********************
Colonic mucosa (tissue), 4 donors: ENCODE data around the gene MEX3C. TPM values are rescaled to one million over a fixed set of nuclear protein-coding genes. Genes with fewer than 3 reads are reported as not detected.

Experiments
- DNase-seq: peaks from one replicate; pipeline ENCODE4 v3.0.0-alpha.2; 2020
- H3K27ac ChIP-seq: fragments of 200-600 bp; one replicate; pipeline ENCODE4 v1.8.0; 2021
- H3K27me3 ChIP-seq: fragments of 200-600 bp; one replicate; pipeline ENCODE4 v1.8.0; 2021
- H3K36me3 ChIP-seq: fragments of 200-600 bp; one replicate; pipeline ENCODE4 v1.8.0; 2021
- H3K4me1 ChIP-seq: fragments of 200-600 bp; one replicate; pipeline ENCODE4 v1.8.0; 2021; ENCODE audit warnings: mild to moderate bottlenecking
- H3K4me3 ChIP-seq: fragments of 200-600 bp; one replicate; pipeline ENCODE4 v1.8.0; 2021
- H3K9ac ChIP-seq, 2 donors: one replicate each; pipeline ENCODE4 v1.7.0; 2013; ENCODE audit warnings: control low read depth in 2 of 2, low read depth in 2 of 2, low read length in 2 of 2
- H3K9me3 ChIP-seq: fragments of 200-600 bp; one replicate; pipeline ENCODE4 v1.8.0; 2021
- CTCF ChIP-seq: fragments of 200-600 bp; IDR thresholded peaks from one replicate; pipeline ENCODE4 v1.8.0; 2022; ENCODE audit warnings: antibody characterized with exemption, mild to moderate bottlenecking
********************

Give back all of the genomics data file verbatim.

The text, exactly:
Colonic mucosa (tissue), 4 donors: ENCODE data around the gene MEX3C. TPM values are rescaled to one million over a fixed set of nuclear protein-coding genes. Genes with fewer than 3 reads are reported as not detected.

Experiments
- DNase-seq: peaks from one replicate; pipeline ENCODE4 v3.0.0-alpha.2; 2020
- H3K27ac ChIP-seq: fragments of 200-600 bp; one replicate; pipeline ENCODE4 v1.8.0; 2021
- H3K27me3 ChIP-seq: fragments of 200-600 bp; one replicate; pipeline ENCODE4 v1.8.0; 2021
- H3K36me3 ChIP-seq: fragments of 200-600 bp; one replicate; pipeline ENCODE4 v1.8.0; 2021
- H3K4me1 ChIP-seq: fragments of 200-600 bp; one replicate; pipeline ENCODE4 v1.8.0; 2021; ENCODE audit warnings: mild to moderate bottlenecking
- H3K4me3 ChIP-seq: fragments of 200-600 bp; one replicate; pipeline ENCODE4 v1.8.0; 2021
- H3K9ac ChIP-seq, 2 donors: one replicate each; pipeline ENCODE4 v1.7.0; 2013; ENCODE audit warnings: control low read depth in 2 of 2, low read depth in 2 of 2, low read length in 2 of 2
- H3K9me3 ChIP-seq: fragments of 200-600 bp; one replicate; pipeline ENCODE4 v1.8.0; 2021
- CTCF ChIP-seq: fragments of 200-600 bp; IDR thresholded peaks from one replicate; pipeline ENCODE4 v1.8.0; 2022; ENCODE audit warnings: antibody characterized with exemption, mild to moderate bottlenecking